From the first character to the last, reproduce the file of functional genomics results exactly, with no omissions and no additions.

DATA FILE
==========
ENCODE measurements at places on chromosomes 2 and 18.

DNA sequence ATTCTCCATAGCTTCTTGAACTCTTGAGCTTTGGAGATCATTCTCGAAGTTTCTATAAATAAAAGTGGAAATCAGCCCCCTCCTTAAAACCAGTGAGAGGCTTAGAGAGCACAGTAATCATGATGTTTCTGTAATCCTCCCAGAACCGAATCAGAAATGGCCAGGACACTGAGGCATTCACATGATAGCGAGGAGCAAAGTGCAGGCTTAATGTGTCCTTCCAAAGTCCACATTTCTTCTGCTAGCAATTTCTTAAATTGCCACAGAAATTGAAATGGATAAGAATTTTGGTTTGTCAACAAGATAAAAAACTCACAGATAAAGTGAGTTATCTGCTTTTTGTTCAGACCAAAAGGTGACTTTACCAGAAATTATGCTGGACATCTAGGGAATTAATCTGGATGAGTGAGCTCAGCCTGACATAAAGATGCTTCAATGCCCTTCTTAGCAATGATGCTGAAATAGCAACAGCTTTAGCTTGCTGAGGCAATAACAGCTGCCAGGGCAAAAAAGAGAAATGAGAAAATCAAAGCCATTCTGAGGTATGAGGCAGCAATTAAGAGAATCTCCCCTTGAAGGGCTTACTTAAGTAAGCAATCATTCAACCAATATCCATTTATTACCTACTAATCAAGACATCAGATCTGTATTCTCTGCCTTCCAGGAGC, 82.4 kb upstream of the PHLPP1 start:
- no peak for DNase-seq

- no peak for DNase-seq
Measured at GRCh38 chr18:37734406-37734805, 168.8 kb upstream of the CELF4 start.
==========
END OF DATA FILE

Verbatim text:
ENCODE measurements at places on chromosomes 2 and 18.

DNA sequence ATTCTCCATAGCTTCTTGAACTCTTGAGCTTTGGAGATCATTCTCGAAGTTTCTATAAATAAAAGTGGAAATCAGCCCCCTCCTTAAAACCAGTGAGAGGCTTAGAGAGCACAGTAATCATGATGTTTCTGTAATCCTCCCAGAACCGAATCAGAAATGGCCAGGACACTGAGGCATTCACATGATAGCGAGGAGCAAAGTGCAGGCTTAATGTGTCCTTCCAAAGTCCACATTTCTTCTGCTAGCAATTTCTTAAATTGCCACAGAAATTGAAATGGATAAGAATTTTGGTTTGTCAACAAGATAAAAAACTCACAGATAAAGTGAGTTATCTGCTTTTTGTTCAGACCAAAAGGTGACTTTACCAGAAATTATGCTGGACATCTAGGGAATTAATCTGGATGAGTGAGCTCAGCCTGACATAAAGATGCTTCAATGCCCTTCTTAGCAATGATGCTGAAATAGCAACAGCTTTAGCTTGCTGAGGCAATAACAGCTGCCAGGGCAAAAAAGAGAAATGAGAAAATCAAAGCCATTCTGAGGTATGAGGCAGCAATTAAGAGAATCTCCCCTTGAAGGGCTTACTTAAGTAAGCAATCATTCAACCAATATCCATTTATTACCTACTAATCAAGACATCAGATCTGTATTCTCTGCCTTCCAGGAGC, 82.4 kb upstream of the PHLPP1 start:
- no peak for DNase-seq

- no peak for DNase-seq
Measured at GRCh38 chr18:37734406-37734805, 168.8 kb upstream of the CELF4 start.